Town of Gastronomy

As Tucson’s largest provider of farm-to-table produce, heritage grain, wild desert foods, and honey, Marana is, by its four thousand years of tradition and practice, the Town of Gastronomy.

At one time, the Santa Cruz River supported the country’s earliest large-scale agriculture, and Tucson and Marana have been bustling with life for thousands of years.

This history of food and culture gained the region UNESCO City of Gastronomy and Santa Cruz Valley National Heritage Area designations. 

Marana has a deep history of food, and the Marana Gastronomy Tour will return for its fourth year to help people learn about the ancient foodways of the area and flavors of the southwest. 

The event was created in 2017 by Discover Marana, the official travel planning resource for the town. Laura Cortelyou, the Town of Marana Tourism and Marketing Manager, said a gastronomy tour was the perfect way to share the region’s mix of agriculture, archaeology and wild foods-inspired food and beer scene. 

“It really came from realizing if we had a tour that connected the dots between ancient archaeology sites in Marana and what’s happening currently that it would create a very interesting, immersive experience for people who want to learn much more about the thousands of years of history here in the greater Tucson area,” Cortelyou said.  

The tour pairs archaeology experts with local eateries and breweries with emphasis on local ingredients and quality. 

The Ritz-Carlton, Dove Mountain is one of the centerpieces of the tour, and was chosen because of its priority on using ingredients sourced as locally as possible. 

“It’s such a treat to taste how modern chefs are coming from these traditions with an emphasis on flavor and sense of place and every single ingredient added to this incredible product that can only occur that season, that place, that year,” Cortelyou said. “They are the best interpreters of wild foods that we still have today and ancient cultivated foods like tepary beans.”

The tour will also feature two Marana breweries who both feature beers with traditional Sonoran Desert ingredients, Button Brew House and Catalina Brewing Company.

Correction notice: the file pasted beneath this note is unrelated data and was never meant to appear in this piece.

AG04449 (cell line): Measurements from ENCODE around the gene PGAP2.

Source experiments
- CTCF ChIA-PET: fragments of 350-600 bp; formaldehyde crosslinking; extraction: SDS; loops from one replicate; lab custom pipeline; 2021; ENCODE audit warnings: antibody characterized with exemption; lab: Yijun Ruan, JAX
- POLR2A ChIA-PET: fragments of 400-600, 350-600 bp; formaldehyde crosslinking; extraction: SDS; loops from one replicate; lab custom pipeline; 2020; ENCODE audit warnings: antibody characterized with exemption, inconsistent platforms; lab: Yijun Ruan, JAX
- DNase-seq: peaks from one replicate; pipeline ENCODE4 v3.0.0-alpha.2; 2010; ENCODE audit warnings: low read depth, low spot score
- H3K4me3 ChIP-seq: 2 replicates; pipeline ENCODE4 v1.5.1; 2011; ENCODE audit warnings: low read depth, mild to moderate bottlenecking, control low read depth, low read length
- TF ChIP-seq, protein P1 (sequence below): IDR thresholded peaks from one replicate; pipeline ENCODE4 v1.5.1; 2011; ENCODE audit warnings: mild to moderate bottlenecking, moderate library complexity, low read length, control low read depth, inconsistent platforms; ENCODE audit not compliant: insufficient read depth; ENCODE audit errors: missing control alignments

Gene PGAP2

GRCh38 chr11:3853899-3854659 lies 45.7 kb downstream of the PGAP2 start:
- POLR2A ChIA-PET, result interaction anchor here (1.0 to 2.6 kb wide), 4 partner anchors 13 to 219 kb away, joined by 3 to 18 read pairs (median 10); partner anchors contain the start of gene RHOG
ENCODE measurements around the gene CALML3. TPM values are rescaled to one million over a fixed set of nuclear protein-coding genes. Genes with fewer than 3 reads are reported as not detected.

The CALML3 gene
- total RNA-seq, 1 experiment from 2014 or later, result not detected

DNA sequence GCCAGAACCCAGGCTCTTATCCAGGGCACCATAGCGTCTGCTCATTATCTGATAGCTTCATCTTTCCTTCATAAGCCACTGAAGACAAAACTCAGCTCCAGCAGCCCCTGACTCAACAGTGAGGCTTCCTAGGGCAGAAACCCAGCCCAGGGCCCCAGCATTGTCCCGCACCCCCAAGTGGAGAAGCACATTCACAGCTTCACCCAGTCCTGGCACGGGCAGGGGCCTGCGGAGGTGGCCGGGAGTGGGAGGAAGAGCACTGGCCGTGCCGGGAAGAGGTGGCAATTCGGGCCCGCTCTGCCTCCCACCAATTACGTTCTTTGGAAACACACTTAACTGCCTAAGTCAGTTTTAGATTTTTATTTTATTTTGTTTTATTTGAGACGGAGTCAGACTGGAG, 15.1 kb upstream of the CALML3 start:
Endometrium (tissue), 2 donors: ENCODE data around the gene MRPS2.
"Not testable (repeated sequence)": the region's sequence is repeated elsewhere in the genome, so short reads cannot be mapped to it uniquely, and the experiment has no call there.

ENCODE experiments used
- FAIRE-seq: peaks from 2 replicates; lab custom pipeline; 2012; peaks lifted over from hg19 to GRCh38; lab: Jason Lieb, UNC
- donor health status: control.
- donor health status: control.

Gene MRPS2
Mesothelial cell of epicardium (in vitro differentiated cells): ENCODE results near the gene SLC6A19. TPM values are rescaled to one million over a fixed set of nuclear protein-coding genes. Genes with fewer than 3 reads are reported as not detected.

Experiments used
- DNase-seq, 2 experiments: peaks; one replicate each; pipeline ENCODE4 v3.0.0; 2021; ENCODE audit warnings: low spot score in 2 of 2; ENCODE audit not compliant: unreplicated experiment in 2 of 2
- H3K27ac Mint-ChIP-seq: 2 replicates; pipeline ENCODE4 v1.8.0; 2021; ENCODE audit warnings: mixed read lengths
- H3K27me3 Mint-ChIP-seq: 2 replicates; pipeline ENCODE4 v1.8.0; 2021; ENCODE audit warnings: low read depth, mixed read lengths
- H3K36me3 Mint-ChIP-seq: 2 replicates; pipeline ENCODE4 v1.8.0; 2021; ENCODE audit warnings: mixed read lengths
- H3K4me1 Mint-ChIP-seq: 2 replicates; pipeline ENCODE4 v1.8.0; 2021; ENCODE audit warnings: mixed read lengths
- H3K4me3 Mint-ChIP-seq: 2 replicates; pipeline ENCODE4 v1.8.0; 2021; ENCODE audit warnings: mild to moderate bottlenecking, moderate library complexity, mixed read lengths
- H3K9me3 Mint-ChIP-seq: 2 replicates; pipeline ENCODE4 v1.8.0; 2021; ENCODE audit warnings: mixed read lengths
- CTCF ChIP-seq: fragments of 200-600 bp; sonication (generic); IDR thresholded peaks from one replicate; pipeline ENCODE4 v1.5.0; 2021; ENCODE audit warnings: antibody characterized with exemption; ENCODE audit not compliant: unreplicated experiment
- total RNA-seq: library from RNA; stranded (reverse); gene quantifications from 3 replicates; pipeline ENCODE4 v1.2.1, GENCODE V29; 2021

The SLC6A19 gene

“There’s nowhere else in the world you could go and almost right next door to each other taste two different Chiltepín beers,” Cortelyou said. “It’s only because of the experts we have here and adventurous, risk-taking master brewers willing to create beer no one’s ever had before that this is all possible.”

This year’s program features two tours exploring ancient foodways at archaeological sites and “contemporary and wild food tastings.”

The Marana Gastronomy Tour will include a guided archaeology tour led by Allen Denoyer, a preservation archaeologist at Archaeology Southwest. Denoyer was part of the excavation team of the Las Capas archaeology site, the oldest agricultural irrigation canal system found in the U.S., which was discovered in Marana in 2009.

The tour will pick up guests at the Tucson Premium Outlets mall and take them through the Los Morteros Conservation Area, the site of a large Native American village that was inhabited between about A.D. 850 and 1300, and an ancient Hohokam farm site. 

After learning about the history of their food, tour participants will try modern examples of some of these types of food at a multi-course small plates tasting at The Ritz-Carlton, Dove Mountain, presented by executive chef Emily Dillport.

This tour is facilitated by Gray Line Tours, a local tour company that’s been in business for 100 years in Tucson. 

The A Taste of the Wild: The Marana Wild Foods Gastronomy Tour also leads the group through the Las Capas site for a lesson in ancient foodways, but will delve into the large variety of over 400 edible foods that can be found in the wilds of the Sonoran Desert. 

Carolyn Niethammer, one of the most prominent Sonoran wild foods cookbook authors, will lead guests in a forging exercise where they will step into the shoes of the ancient people who once called the region home and forage for edible plants. 

This tour ends with food tastings of gourmet foods from Bean Tree Farm and craft beer from Button Brew House or Catalina Brewing Company.

The Marana Gastronomy Tours are the first tours approved by UNESCO’s Creative Cities Network, and will continue to serve as an introduction to the region’s flavors and ancient people. 

Both tours have limited space and require reservations. 

The Marana Gastronomy Tour takes place on Feb. 28, March 20 and April 10 from 12:30 to 6 p.m. The tour includes walking so be sure to dress appropriately. The tour costs $109 per person and reservations can be made by visiting Call Gray Line at 622-8811 for more information. 

A Taste of the Wild: The Marana Wild Foods Gastronomy Tour takes place March 13 from 9:30 a.m. to 1:30 p.m. This tour is a car caravan and costs $65 per person. Reservations can be made at the Marana Parks and Recreation Department at 382-3496 for more information. 

For more information on the tour, visit

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